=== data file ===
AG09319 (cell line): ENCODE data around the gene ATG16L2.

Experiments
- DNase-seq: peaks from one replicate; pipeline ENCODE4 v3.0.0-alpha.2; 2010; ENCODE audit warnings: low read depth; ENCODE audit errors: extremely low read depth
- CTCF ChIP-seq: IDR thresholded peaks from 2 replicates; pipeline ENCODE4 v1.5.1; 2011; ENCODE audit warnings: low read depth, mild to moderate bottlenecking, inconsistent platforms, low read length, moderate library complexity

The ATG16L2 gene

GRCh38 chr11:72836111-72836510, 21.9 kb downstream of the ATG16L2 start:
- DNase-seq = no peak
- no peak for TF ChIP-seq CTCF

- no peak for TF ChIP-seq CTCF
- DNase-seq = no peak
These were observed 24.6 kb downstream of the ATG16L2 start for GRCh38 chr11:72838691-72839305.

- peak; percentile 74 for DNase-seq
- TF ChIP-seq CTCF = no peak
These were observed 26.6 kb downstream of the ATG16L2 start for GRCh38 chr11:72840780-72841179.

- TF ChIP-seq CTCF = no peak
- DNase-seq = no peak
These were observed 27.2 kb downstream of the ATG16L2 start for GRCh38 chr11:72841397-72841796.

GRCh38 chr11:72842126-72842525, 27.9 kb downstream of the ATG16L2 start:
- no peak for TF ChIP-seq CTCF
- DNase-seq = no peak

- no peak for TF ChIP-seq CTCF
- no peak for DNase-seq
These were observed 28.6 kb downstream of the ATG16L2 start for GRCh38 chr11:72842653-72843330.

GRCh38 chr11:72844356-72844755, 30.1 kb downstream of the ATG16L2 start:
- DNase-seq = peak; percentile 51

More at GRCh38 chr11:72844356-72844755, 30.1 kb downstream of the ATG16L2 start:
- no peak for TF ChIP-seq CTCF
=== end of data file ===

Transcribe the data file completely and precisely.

AG09319 (cell line): ENCODE data around the gene ATG16L2.

Experiments
- DNase-seq: peaks from one replicate; pipeline ENCODE4 v3.0.0-alpha.2; 2010; ENCODE audit warnings: low read depth; ENCODE audit errors: extremely low read depth
- CTCF ChIP-seq: IDR thresholded peaks from 2 replicates; pipeline ENCODE4 v1.5.1; 2011; ENCODE audit warnings: low read depth, mild to moderate bottlenecking, inconsistent platforms, low read length, moderate library complexity

The ATG16L2 gene

GRCh38 chr11:72836111-72836510, 21.9 kb downstream of the ATG16L2 start:
- DNase-seq = no peak
- no peak for TF ChIP-seq CTCF

- no peak for TF ChIP-seq CTCF
- DNase-seq = no peak
These were observed 24.6 kb downstream of the ATG16L2 start for GRCh38 chr11:72838691-72839305.

- peak; percentile 74 for DNase-seq
- TF ChIP-seq CTCF = no peak
These were observed 26.6 kb downstream of the ATG16L2 start for GRCh38 chr11:72840780-72841179.

- TF ChIP-seq CTCF = no peak
- DNase-seq = no peak
These were observed 27.2 kb downstream of the ATG16L2 start for GRCh38 chr11:72841397-72841796.

GRCh38 chr11:72842126-72842525, 27.9 kb downstream of the ATG16L2 start:
- no peak for TF ChIP-seq CTCF
- DNase-seq = no peak

- no peak for TF ChIP-seq CTCF
- no peak for DNase-seq
These were observed 28.6 kb downstream of the ATG16L2 start for GRCh38 chr11:72842653-72843330.

GRCh38 chr11:72844356-72844755, 30.1 kb downstream of the ATG16L2 start:
- DNase-seq = peak; percentile 51

More at GRCh38 chr11:72844356-72844755, 30.1 kb downstream of the ATG16L2 start:
- no peak for TF ChIP-seq CTCF